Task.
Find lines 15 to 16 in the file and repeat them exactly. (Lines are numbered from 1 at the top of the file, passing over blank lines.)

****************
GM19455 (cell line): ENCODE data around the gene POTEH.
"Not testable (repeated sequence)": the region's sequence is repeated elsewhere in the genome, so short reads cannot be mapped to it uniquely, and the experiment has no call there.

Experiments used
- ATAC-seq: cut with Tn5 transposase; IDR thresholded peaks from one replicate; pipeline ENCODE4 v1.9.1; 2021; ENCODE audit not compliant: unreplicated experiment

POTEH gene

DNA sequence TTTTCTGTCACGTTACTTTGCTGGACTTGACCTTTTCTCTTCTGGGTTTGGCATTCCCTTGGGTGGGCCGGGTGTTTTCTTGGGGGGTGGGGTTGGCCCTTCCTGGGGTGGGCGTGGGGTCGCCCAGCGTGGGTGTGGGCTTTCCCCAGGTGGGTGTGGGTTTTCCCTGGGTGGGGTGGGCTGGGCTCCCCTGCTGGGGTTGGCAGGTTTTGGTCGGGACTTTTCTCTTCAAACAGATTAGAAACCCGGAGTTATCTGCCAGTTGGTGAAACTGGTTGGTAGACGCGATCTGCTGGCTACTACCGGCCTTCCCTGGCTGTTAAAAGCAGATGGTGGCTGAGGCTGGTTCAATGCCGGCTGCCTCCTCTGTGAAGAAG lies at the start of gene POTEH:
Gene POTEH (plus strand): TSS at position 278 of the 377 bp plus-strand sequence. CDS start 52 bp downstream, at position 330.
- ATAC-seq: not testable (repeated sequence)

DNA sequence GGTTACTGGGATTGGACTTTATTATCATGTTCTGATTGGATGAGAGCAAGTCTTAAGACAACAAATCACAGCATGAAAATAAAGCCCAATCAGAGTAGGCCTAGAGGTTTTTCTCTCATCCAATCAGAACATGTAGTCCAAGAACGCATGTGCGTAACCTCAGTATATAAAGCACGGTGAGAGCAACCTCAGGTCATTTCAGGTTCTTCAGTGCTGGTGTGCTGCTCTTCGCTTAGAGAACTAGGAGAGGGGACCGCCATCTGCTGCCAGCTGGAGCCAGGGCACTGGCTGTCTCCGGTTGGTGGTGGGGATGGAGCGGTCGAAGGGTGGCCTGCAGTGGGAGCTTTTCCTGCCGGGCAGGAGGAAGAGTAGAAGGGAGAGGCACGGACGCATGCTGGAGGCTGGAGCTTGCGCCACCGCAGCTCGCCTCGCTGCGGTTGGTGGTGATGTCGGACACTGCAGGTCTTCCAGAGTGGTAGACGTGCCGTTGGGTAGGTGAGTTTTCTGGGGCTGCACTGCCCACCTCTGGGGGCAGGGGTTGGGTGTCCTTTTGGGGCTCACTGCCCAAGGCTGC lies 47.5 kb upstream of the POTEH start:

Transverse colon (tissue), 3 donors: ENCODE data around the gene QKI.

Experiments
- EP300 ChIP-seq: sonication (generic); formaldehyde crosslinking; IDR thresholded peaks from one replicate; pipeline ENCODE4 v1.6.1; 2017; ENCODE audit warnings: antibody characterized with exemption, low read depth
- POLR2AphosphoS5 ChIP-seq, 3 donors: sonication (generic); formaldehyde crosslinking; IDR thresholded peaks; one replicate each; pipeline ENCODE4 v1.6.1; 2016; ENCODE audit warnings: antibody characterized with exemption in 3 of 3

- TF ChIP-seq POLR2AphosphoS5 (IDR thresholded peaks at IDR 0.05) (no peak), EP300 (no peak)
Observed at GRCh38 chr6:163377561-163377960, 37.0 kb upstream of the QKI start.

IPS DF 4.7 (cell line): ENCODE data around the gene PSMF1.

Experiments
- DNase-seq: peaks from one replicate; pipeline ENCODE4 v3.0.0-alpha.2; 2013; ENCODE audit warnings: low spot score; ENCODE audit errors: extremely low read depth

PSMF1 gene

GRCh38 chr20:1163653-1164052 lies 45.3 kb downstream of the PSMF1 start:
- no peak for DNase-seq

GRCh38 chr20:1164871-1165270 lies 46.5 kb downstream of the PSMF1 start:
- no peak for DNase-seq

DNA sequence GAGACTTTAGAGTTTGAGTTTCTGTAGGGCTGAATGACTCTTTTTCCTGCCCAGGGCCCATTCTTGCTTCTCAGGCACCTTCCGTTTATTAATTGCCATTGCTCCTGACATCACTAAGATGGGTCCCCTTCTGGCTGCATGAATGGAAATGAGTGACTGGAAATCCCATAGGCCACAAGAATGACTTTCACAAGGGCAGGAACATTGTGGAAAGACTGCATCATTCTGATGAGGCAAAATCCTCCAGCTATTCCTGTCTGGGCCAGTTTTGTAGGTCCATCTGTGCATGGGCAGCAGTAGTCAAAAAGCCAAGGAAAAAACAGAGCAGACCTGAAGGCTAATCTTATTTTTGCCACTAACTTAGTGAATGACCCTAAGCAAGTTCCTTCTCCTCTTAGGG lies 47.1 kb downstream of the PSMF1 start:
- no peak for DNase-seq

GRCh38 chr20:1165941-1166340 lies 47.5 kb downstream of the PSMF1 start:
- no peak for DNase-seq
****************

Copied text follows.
Observed at GRCh38 chr6:163377561-163377960, 37.0 kb upstream of the QKI start.

IPS DF 4.7 (cell line): ENCODE data around the gene PSMF1.